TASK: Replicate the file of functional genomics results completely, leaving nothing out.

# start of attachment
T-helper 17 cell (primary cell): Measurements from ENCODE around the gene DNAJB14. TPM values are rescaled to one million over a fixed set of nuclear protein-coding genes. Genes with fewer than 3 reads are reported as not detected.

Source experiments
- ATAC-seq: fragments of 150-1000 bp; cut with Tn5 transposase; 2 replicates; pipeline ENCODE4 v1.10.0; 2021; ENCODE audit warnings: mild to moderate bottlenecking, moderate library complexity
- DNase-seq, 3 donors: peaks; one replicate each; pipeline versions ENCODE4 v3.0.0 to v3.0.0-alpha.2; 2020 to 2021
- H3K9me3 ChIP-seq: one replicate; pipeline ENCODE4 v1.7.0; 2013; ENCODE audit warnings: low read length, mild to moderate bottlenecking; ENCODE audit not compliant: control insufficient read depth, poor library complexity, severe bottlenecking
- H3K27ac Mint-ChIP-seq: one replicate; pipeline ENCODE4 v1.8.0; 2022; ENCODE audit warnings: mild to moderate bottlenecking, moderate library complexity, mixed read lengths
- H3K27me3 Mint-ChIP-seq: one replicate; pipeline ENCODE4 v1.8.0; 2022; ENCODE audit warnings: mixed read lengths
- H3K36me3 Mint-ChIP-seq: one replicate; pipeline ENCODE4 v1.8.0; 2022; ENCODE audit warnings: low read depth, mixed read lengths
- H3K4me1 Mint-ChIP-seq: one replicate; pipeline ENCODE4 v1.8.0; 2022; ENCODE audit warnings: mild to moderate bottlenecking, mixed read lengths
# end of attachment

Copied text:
T-helper 17 cell (primary cell): Measurements from ENCODE around the gene DNAJB14. TPM values are rescaled to one million over a fixed set of nuclear protein-coding genes. Genes with fewer than 3 reads are reported as not detected.

Source experiments
- ATAC-seq: fragments of 150-1000 bp; cut with Tn5 transposase; 2 replicates; pipeline ENCODE4 v1.10.0; 2021; ENCODE audit warnings: mild to moderate bottlenecking, moderate library complexity
- DNase-seq, 3 donors: peaks; one replicate each; pipeline versions ENCODE4 v3.0.0 to v3.0.0-alpha.2; 2020 to 2021
- H3K9me3 ChIP-seq: one replicate; pipeline ENCODE4 v1.7.0; 2013; ENCODE audit warnings: low read length, mild to moderate bottlenecking; ENCODE audit not compliant: control insufficient read depth, poor library complexity, severe bottlenecking
- H3K27ac Mint-ChIP-seq: one replicate; pipeline ENCODE4 v1.8.0; 2022; ENCODE audit warnings: mild to moderate bottlenecking, moderate library complexity, mixed read lengths
- H3K27me3 Mint-ChIP-seq: one replicate; pipeline ENCODE4 v1.8.0; 2022; ENCODE audit warnings: mixed read lengths
- H3K36me3 Mint-ChIP-seq: one replicate; pipeline ENCODE4 v1.8.0; 2022; ENCODE audit warnings: low read depth, mixed read lengths
- H3K4me1 Mint-ChIP-seq: one replicate; pipeline ENCODE4 v1.8.0; 2022; ENCODE audit warnings: mild to moderate bottlenecking, mixed read lengths